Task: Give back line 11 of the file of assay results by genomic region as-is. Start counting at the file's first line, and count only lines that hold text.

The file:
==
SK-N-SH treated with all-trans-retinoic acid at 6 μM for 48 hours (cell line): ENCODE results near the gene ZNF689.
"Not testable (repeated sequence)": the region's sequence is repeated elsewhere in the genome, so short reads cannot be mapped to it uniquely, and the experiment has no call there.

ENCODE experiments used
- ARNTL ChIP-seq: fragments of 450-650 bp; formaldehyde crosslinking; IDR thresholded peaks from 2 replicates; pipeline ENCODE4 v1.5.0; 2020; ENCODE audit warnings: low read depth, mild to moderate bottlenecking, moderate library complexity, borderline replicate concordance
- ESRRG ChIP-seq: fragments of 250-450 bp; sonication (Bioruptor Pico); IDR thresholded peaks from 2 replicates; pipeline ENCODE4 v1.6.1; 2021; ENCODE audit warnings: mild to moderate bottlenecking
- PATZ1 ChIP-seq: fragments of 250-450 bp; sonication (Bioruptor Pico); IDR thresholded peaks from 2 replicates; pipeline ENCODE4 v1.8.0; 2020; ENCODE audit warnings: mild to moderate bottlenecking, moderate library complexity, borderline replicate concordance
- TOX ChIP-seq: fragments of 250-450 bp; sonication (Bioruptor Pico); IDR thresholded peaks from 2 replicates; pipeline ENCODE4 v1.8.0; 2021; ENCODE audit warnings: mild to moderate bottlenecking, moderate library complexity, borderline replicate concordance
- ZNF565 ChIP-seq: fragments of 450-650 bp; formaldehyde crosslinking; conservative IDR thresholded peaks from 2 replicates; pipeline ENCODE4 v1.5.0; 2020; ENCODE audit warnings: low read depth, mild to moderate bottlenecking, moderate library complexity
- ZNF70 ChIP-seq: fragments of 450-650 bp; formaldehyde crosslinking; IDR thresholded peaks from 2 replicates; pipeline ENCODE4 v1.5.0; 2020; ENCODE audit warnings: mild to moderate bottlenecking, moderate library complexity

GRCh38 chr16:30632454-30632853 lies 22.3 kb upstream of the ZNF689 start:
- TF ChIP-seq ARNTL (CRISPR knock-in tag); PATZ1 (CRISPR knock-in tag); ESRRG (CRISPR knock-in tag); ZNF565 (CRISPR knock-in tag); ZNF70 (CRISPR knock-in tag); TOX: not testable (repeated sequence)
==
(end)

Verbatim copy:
- TF ChIP-seq ARNTL (CRISPR knock-in tag); PATZ1 (CRISPR knock-in tag); ESRRG (CRISPR knock-in tag); ZNF565 (CRISPR knock-in tag); ZNF70 (CRISPR knock-in tag); TOX: not testable (repeated sequence)